How Long Can Australian Sports Ignore the Evidence on Head Trauma?

PUBLISHED 21 Jan 2016

As Accredited Personal Injury Specialists, our expert team is used to dealing with a wide variety of cases involving significant head trauma and brain injury. While the majority of the cases that come to us involve motor vehicle accidents, we’ve long suspected that it’s only a matter of time before we start seeing a significant uptick in cases concerning sports-related head trauma and concussion.

The American jury on head trauma and concussion is nearly in

In terms of legal landscapes, it’s fair to say that where the United States leads, the rest of the world often follows. The last two decades have seen the subject of sports-related concussions and resulting long-term brain injury steadily rising to the top of political and legal agendas – particularly in the NFL.

Long written off as “part of the game”, the subject of sports-related concussions started to become impossible to ignore following shocking recent incidents such as the 2011 suicide of Dave Duerson, and the continuing rise in the number of ex-players confirmed with Chronic Traumatic Encephalopathy.

A wave of litigation eventually resulted in a proposed 2013 NFL concussion settlement covering over 4000 ex-players which is still rumbling through the courts today. That settlement – which could run to $1 billion in payouts – includes monetary compensation for ex-players diagnosed with conditions such as Lou Gehrig’s disease, Alzheimers and Parkinsons.

Can Australia afford to ignore the evidence on sports-related head trauma?

The wider situation regarding sports-related head trauma in America is a long way from being fully resolved, but it has at least started to be addressed. For a country that is arguably even more in love with high-impact sports (on both the amateur and professional level), Australia is running behind.

The NRL has at least started to address the issue with state-of-the-art game-day concussion tests, but there is much yet to be done in Australia’s three main collision-heavy sports: AFL, rugby league and rugby union.

The 2012 government policy paper on sports concussions from Brain Injury Australia was a landmark publication and their ongoing work at the grass-roots level with support from Sports Medicine Australia is to be applauded. Recent moves by the AFL to start systematically studying the effects of repeated head impacts on players are also extremely welcome.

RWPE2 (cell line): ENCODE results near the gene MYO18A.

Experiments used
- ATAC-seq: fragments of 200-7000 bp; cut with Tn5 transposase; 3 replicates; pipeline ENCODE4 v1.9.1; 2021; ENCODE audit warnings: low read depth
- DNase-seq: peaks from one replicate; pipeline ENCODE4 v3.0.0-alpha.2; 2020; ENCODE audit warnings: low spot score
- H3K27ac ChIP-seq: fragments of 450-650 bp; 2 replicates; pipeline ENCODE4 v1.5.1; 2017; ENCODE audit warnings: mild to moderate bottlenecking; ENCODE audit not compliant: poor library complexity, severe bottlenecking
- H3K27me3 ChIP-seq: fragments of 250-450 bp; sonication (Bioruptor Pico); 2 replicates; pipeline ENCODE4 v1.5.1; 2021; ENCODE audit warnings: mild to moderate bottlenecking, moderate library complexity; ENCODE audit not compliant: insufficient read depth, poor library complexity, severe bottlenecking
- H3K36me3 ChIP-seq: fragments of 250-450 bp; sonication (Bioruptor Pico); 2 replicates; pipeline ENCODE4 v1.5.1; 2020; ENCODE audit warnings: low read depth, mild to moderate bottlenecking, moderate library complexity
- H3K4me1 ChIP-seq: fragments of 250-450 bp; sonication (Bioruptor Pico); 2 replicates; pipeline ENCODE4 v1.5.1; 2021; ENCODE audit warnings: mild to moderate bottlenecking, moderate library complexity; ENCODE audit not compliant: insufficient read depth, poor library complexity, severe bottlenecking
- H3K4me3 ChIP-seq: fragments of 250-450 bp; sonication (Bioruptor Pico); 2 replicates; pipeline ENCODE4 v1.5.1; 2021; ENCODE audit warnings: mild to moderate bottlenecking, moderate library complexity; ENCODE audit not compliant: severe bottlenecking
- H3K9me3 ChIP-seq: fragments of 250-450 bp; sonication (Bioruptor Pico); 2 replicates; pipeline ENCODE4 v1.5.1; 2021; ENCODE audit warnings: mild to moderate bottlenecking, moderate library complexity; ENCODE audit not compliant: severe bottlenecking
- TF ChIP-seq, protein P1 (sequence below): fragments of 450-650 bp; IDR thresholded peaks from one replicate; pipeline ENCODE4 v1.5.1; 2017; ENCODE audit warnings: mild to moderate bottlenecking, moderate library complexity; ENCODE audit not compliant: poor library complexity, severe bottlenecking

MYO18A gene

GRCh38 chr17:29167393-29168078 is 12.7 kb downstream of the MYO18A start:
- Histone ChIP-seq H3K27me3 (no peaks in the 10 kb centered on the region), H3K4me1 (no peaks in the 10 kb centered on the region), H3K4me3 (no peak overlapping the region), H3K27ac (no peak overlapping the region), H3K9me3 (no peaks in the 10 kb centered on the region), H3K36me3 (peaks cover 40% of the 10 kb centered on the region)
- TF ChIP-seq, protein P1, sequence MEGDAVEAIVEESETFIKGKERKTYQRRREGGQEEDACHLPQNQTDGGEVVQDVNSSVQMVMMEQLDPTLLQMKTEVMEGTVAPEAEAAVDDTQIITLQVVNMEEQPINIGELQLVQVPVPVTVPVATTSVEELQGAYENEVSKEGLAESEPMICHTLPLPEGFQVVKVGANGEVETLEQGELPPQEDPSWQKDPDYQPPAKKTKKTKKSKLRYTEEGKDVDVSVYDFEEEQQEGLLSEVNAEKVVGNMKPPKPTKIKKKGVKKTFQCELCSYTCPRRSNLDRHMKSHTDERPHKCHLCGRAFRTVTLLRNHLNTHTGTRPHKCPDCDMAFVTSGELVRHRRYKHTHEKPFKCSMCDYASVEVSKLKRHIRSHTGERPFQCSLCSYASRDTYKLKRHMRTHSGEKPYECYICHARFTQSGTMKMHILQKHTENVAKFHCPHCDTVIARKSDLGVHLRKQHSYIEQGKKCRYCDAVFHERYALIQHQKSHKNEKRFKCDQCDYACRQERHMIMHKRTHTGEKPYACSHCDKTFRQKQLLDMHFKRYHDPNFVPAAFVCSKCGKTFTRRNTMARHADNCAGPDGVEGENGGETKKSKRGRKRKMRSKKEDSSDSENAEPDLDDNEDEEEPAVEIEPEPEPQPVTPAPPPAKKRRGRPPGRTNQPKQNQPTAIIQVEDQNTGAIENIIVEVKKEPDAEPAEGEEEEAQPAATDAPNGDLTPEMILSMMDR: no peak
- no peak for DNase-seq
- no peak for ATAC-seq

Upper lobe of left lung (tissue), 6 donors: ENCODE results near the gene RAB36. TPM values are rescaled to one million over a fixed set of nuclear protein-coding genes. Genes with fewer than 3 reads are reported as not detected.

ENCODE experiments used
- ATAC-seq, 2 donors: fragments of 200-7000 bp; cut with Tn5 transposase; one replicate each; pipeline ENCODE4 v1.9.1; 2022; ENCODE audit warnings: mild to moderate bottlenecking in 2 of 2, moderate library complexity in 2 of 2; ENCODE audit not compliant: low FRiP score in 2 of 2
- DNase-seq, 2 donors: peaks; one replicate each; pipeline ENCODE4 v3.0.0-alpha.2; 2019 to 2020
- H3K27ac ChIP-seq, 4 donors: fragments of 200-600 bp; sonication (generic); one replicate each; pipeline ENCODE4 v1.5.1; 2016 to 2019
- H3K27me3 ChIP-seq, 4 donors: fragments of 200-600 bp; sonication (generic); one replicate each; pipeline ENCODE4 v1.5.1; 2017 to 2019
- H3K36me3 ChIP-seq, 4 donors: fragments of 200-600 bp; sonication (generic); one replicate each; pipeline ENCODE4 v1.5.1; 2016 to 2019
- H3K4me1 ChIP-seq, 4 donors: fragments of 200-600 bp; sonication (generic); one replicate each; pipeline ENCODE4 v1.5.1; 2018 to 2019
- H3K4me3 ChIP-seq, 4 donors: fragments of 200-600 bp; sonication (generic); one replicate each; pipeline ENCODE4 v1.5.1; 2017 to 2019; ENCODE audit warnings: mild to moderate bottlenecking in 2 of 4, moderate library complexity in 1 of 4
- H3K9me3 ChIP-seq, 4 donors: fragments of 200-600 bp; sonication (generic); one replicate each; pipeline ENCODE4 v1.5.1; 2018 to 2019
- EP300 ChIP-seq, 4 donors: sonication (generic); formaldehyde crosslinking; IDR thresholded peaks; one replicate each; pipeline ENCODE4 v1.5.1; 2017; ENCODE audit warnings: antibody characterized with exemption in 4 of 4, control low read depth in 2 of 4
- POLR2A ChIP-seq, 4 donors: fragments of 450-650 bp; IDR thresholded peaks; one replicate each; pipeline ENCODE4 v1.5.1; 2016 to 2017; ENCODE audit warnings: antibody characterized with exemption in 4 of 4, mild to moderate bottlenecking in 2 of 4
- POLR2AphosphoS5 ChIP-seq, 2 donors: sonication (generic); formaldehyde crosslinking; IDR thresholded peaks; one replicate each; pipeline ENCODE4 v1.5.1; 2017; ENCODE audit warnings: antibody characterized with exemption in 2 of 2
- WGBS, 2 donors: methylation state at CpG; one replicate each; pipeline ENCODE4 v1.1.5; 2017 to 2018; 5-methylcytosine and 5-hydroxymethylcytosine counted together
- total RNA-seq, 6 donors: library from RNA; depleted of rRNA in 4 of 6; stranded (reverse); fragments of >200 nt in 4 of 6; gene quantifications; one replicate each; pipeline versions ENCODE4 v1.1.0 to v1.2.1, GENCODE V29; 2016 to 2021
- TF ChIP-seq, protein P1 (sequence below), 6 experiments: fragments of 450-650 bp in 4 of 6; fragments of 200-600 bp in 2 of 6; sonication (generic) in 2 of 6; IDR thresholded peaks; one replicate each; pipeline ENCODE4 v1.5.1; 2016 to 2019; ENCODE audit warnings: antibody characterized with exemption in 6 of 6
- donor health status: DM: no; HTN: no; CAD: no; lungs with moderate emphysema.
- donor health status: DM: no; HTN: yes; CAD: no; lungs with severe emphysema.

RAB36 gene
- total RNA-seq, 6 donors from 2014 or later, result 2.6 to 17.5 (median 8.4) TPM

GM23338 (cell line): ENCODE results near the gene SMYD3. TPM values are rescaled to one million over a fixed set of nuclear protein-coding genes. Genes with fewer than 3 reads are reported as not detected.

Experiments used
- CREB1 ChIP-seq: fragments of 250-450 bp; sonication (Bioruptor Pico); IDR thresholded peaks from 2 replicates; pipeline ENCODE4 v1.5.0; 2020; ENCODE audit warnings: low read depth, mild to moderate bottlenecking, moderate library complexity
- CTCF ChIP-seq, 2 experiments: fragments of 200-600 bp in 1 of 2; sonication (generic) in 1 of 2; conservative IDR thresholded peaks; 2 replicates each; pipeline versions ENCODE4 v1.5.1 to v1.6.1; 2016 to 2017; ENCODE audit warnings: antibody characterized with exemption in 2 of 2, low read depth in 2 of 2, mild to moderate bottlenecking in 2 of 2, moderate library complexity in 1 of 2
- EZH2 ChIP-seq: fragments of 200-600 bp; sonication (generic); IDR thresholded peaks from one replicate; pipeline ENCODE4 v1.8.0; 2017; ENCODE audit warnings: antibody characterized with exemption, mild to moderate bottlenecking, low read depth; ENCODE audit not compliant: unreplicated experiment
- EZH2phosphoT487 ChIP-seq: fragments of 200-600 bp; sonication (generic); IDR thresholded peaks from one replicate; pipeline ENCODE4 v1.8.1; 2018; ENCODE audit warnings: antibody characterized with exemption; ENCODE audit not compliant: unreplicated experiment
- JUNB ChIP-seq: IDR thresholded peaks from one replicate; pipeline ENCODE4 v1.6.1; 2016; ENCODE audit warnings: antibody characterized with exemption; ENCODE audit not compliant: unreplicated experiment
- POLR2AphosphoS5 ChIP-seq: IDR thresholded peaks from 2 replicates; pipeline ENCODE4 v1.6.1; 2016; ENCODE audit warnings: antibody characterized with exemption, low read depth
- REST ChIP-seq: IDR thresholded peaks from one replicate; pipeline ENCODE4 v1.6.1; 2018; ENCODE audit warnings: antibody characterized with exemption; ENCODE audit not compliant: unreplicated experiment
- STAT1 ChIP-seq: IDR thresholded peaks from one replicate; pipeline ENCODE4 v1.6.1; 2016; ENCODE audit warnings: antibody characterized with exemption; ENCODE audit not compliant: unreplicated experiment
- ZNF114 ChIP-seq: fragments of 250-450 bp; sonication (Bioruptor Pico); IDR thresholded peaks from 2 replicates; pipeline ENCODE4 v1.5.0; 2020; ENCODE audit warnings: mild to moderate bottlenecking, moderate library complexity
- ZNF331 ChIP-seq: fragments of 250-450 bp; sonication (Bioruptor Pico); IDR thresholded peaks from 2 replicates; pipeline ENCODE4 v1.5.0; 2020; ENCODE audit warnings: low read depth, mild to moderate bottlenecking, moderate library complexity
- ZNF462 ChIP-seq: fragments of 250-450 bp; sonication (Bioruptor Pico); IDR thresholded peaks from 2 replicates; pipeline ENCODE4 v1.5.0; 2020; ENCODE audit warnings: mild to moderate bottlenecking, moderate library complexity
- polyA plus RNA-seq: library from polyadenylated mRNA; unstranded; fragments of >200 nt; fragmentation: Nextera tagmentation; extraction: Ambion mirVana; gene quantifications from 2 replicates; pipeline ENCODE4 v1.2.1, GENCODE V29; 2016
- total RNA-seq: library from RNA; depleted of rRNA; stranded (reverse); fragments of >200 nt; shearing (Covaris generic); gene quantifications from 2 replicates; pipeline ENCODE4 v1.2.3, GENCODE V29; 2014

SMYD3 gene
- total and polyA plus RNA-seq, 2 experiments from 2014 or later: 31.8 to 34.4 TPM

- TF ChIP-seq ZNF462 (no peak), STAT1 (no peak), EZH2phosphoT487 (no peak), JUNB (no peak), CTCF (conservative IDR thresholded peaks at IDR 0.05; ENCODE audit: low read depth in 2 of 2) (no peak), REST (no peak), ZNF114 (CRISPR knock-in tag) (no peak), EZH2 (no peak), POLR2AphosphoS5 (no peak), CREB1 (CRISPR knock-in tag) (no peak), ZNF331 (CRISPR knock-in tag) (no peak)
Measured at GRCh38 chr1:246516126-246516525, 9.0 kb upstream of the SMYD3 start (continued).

However, as more and more of our retired sporting heroes are starting to tell their own stories of long-term debilitative injury, it’s clear that the issue needs to rise to the top of the agenda in both professional sports and beyond.

Even outside the sporting arena, Australians are dealing with a quite alarming rate of brain injuries across society. Numbers from the Australian Bureau of Statistics show that more than 700,000 Australians are suffering from significant brain injuries, with three-quarters of those affected being under 65, and two-thirds having suffered the injury before they were 25.

Those types of statistics, along with the reality we see every day in medical negligence and personal injury cases, show that there is a silent epidemic of this type of injury across all sectors of Australian society. The increasingly impossible to ignore data from both America and our own shores indicates we need to act now to prevent further easily avoided injuries to our best and brightest down the line – and to provide adequate compensation for those who have been affected through no fault of their own.

At Gerard Malouf & Partners, we’ve handled a huge range of personal injury and medical negligence claims over the years and brain injuries – whether sports-related or otherwise – are a particular area of expertise. If you or a loved one are currently grappling with such an issue and believe you have a case, we’re happy to provide a detailed breakdown of your options at no cost.

All our personal injury lawyers operate on a no-win, no-fee basis and your initial consultation is always free. Contact us today and take advantage of the sort of expert, independent advice only a qualified compensation specialist can offer.

Call us now on 1800 004 878 to book a free appointment with one of my compensation experts, or email your enquiry.